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Breast Cancer Screenings

Approximately 200,000 women are diagnosed with breast cancer every year in the United States. One in nine women in the United States will develop breast cancer during her lifetime. Early detection is a critical part of fighting cancer. In addition to breast cancer, there are many conditions and health needs that are associated with breast health.

breast cancer screenings

To ensure that you receive the proper care for your needs, our physicians work closely with the Breast Care Centers on each of our IASIS hospital campuses to offer a comprehensive range of services to meet your breast health needs.

Breast Cancer Risk Factors

Several factors can increase your risk for developing breast cancer. These include family and personal health history, age and race. One of the most important aspects of fighting breast cancer is early detection.

The following are five simple steps that you should follow to increase your likelihood for early detection:

1. Perform a monthly breast self-exam.
2. Schedule a yearly clinical breast exam performed by your women’s health provider.
3. See a doctor if you notice any unusual changes in your breasts.
4. Learn about your personal and family health history and ways to reduce your risks.
5. Schedule yearly mammograms beginning at age 40. Recommendations for frequency of mammograms vary depending on your health and personal family history.

Breast Self-exam Tips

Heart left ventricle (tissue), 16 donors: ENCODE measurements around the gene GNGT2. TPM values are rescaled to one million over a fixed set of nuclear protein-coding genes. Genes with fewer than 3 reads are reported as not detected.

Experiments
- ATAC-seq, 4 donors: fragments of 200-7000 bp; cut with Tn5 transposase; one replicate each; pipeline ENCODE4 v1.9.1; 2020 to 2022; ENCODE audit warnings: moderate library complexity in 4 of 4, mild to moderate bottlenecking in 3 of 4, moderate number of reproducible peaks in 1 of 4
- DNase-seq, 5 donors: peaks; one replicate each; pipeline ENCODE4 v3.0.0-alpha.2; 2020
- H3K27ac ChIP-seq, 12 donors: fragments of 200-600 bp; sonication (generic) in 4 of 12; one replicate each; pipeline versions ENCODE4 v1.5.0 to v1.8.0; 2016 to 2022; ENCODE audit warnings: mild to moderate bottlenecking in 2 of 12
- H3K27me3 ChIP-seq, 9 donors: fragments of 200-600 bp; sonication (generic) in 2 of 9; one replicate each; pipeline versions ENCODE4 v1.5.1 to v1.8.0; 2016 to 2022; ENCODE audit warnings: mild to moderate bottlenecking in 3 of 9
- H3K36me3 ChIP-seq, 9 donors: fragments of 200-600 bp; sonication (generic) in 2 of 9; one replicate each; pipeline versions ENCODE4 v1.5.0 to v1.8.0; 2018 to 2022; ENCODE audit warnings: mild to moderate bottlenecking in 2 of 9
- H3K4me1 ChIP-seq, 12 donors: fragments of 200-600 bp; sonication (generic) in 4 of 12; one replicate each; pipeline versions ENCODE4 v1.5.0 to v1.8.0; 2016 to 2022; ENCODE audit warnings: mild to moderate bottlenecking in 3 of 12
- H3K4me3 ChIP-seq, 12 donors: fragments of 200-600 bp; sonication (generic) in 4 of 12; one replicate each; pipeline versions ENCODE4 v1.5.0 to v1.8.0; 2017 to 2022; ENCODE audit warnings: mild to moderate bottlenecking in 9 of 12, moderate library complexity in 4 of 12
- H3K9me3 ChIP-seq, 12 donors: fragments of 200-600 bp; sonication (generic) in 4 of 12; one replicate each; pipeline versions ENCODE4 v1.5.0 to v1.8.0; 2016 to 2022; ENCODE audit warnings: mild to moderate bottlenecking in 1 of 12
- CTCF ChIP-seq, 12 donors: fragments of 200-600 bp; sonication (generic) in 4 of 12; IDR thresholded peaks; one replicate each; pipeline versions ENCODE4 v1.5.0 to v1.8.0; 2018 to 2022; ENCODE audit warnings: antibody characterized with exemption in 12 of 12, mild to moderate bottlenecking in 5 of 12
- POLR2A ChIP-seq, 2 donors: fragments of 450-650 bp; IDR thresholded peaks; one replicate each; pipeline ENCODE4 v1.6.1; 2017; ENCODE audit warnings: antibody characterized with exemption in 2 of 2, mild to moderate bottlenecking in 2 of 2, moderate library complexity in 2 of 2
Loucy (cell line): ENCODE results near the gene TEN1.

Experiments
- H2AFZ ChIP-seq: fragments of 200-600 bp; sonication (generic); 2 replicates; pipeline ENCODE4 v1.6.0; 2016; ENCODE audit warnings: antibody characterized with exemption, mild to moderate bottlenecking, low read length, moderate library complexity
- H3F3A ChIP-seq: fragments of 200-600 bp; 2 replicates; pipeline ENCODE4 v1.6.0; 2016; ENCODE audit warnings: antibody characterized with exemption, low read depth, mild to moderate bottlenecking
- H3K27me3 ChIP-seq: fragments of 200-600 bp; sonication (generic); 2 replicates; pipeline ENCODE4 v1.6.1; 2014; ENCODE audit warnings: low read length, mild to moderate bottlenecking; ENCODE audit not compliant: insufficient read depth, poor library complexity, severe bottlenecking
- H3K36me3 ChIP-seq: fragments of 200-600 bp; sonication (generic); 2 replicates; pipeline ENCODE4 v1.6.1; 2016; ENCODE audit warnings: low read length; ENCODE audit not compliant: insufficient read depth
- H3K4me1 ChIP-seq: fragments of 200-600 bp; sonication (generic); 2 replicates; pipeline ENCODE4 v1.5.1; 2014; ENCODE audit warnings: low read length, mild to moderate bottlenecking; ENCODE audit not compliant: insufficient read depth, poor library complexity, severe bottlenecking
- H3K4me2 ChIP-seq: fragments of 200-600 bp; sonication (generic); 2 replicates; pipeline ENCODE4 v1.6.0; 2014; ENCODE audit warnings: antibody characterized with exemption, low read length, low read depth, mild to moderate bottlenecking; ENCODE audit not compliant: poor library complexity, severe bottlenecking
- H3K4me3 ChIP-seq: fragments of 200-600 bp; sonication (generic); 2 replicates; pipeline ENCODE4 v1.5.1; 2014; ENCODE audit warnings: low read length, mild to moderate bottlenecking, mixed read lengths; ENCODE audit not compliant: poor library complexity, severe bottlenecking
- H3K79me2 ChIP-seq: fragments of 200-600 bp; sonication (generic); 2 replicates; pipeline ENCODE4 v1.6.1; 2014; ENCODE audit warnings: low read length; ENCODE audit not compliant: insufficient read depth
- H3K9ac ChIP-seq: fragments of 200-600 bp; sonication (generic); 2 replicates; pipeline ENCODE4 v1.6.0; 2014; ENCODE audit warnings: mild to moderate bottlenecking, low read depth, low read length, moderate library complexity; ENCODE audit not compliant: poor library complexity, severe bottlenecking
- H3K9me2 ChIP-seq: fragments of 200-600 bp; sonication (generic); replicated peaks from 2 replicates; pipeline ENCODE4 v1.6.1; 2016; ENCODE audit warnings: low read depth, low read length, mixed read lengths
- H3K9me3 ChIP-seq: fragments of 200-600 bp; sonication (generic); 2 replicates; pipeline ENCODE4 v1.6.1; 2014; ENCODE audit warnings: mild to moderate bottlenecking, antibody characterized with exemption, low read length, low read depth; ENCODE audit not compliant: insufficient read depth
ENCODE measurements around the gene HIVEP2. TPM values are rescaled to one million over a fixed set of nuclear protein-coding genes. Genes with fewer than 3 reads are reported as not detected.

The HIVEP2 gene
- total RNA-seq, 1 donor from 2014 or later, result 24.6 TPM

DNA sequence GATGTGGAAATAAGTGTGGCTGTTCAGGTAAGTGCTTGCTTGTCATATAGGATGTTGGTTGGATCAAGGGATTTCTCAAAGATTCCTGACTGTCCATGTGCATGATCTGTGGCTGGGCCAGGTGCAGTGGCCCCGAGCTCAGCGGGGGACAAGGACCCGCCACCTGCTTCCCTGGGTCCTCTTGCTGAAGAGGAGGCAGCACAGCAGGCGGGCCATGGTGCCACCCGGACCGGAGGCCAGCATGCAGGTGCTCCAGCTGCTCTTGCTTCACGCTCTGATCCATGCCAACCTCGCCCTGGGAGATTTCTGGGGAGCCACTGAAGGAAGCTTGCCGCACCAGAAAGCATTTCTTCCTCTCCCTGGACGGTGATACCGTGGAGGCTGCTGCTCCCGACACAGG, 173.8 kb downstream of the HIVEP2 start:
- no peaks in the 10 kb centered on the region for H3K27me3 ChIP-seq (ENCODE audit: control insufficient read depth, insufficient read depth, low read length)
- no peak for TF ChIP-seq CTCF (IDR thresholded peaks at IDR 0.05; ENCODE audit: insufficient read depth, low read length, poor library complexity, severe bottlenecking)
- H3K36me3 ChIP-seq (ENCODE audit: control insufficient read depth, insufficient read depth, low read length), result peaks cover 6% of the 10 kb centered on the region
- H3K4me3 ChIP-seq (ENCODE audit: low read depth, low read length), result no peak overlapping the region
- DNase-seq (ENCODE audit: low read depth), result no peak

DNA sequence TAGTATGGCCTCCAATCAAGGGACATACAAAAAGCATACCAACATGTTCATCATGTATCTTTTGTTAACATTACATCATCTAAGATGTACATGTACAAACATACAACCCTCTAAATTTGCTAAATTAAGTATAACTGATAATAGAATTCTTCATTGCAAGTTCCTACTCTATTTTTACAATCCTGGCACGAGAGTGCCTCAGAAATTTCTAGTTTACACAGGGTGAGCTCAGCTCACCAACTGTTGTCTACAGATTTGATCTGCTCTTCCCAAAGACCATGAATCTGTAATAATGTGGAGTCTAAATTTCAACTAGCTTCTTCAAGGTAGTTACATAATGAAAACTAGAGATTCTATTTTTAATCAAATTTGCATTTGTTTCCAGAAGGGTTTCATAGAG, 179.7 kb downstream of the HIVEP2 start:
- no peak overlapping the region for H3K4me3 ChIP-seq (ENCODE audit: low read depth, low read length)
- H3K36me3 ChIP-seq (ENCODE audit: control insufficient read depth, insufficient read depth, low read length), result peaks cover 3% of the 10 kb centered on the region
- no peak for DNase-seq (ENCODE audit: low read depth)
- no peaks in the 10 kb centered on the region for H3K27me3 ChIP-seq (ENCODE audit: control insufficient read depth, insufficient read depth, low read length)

By completing regular monthly breast self-exams, you will be able to know the normal appearance and feeling of your breasts, which will allow you to distinguish when something out of the ordinary arises. You should consider the way your breasts feel, as well as their physical appearance.

• Look at yourself in the mirror with hands at your sides and with hands raised. Watch for any unusual shapes/textures on or around your breasts as you do this.
• Move your three middle fingers in small circular motions up and down your breasts (one at a time), feeling for lumps or thickening.
• Make note of any bloody or other discharge coming from the nipples.

Considering asking your mom, sister, or friend to be your “bosom buddy”. Mark your calendar and each month, at the same time of the month, reach out to your buddy to remind her to perform a breast self-exam.

Signs of Tumors in the Breast

While breast cancer does not usually produce significant symptoms early on, a tumor growing in the breast can cause notable changes in the breast. For example, tumors can change the physical appearance of the breast, or even how the breast feels.

The following are possible signs of a tumor growing in the breast area:

• A new lump in your breast or underarm area
• Irritation or dimpling of breast skin
• Thickening or swelling of part of the breast
• Pain in any area of the breast
• Any changes in the size or shape of your breast
• Nipple discharge (other than breast milk)
• Redness, rash or flaky skin on the nipple area or breast

It is very important that if you discover anything unusual in or around your breasts that you contact your healthcare provider to analyze your findings to learn whether a tumor is benign or malignant. If you notice any unusual changes in your breasts, contact us for an evaluation.


Related reading:

Early Detection is Key to Surviving Breast Cancer


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